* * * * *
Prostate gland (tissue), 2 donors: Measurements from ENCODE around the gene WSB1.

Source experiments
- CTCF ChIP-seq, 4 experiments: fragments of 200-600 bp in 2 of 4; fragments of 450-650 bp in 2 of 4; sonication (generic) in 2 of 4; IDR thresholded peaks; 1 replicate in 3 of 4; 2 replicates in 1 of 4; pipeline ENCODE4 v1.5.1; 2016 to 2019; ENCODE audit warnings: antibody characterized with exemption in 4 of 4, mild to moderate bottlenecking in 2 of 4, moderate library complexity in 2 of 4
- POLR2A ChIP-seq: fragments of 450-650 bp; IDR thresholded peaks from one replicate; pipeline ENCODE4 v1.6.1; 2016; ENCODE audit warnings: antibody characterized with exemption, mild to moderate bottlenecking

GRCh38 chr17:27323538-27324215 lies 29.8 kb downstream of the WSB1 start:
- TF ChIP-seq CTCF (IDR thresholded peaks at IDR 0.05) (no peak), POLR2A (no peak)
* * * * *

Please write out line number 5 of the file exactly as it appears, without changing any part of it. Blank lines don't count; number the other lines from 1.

GRCh38 chr17:27323538-27324215 lies 29.8 kb downstream of the WSB1 start: